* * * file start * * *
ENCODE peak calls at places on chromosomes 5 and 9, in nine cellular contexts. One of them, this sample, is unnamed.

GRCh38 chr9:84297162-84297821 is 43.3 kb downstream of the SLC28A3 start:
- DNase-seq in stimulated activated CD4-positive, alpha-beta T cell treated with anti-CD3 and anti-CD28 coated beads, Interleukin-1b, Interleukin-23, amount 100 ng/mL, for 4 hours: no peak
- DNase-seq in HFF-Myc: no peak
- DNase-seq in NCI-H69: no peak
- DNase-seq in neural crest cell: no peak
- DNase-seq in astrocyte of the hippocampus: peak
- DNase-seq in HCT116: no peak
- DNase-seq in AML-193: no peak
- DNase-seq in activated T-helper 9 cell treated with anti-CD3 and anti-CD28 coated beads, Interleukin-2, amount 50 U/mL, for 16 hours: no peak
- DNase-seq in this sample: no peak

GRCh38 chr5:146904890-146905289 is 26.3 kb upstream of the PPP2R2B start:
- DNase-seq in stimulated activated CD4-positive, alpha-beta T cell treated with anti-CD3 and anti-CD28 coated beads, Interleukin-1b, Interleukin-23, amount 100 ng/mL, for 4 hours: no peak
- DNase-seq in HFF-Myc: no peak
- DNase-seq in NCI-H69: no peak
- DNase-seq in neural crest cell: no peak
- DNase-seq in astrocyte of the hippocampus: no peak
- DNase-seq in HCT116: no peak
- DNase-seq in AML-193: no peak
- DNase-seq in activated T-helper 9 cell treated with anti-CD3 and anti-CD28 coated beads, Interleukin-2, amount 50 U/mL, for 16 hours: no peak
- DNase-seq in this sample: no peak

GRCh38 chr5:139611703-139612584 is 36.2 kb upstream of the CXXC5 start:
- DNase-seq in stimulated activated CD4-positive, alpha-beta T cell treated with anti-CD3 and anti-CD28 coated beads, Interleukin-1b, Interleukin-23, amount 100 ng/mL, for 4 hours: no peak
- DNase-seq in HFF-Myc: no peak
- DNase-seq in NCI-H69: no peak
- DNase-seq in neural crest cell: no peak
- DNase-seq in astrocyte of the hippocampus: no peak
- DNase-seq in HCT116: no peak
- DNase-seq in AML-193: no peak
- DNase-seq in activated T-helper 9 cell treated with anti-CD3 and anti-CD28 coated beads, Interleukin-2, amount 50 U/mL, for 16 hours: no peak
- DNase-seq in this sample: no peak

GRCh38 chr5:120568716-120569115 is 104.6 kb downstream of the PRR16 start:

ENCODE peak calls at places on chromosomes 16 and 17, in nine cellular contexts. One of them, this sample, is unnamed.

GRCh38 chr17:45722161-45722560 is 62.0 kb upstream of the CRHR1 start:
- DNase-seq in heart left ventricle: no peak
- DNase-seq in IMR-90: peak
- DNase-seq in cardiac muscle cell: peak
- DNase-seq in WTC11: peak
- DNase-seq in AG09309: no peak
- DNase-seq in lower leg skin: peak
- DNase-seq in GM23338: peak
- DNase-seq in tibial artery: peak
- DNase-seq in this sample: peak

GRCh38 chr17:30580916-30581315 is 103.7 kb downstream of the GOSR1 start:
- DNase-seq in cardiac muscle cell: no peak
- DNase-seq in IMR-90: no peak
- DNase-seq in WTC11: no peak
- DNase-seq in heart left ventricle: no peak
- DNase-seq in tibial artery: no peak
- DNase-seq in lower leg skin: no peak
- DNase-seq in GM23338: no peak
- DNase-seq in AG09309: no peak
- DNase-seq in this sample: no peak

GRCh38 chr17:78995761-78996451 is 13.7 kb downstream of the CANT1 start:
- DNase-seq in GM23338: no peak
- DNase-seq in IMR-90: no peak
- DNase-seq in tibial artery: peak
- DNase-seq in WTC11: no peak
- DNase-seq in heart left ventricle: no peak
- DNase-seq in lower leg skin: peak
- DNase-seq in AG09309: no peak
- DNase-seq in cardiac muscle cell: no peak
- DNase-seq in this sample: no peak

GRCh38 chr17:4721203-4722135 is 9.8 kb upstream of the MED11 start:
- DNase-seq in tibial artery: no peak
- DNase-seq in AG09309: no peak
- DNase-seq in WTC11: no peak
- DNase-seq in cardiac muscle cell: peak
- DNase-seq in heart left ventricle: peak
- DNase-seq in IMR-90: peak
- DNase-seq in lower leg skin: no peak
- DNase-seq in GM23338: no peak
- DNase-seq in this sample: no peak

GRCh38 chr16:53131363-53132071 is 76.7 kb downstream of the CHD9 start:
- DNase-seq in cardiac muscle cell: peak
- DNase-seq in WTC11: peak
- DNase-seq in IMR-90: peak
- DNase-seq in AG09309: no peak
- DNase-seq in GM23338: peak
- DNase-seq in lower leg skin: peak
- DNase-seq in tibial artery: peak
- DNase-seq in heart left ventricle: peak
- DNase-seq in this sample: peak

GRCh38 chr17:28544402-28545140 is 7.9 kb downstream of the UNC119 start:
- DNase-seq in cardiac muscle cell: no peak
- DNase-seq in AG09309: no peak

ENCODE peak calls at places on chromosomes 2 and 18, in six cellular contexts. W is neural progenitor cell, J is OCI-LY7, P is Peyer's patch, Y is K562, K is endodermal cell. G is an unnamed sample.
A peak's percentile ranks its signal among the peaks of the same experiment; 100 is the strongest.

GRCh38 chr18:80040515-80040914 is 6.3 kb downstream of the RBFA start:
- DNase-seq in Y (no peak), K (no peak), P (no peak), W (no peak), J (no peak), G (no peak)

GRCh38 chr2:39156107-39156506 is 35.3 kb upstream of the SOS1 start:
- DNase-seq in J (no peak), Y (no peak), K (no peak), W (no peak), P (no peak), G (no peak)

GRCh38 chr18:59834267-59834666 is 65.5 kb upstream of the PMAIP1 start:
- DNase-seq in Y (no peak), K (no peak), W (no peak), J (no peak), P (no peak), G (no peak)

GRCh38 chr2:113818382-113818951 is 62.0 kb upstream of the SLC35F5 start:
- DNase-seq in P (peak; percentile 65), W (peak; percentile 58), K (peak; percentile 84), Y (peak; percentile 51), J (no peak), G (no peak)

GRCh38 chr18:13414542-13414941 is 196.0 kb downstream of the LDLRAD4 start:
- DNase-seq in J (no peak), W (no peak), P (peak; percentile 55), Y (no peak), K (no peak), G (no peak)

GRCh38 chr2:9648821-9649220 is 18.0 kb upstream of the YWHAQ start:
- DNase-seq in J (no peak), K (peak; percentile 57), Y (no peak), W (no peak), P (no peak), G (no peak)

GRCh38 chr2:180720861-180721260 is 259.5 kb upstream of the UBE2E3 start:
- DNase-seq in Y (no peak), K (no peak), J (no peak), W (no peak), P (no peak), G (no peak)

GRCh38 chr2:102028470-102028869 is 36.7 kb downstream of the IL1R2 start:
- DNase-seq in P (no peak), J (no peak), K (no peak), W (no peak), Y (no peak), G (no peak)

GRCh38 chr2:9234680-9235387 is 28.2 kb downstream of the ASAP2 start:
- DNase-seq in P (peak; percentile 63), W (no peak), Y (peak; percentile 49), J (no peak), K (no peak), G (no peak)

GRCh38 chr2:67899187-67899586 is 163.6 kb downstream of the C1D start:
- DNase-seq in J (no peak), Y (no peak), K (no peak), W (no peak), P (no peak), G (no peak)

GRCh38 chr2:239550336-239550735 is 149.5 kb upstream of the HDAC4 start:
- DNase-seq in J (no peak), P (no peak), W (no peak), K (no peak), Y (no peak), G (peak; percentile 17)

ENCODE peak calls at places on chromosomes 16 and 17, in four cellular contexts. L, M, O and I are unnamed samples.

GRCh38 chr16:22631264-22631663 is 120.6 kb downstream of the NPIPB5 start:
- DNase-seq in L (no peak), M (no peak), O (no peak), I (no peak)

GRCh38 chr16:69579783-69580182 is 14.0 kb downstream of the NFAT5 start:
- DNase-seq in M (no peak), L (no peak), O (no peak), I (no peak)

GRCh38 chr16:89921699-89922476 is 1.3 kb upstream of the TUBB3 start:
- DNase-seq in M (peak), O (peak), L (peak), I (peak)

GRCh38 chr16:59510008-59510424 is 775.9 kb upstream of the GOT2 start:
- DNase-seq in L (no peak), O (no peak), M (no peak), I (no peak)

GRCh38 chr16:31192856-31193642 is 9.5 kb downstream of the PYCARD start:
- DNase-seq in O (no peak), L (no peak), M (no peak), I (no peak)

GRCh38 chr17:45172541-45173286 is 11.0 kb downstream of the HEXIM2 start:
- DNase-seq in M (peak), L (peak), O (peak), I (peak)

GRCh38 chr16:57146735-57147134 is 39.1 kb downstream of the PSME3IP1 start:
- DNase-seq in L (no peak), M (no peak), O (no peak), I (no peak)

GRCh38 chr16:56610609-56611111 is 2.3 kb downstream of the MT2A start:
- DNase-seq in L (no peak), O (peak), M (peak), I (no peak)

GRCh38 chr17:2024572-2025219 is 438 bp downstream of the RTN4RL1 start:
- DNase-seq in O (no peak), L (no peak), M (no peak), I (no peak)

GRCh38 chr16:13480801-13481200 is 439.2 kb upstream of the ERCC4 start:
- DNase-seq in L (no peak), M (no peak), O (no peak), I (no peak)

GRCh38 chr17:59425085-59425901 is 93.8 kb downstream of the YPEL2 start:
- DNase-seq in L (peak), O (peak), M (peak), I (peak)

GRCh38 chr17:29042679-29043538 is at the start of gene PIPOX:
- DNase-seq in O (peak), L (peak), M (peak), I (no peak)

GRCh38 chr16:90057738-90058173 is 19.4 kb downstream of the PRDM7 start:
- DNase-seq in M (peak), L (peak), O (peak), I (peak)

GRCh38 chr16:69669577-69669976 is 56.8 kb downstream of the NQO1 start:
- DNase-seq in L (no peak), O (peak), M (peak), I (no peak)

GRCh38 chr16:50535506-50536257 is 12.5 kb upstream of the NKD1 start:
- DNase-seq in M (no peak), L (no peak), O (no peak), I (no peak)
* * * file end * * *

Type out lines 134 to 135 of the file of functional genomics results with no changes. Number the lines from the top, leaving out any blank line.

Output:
GRCh38 chr17:29042679-29043538 is at the start of gene PIPOX:
- DNase-seq in O (peak), L (peak), M (peak), I (no peak)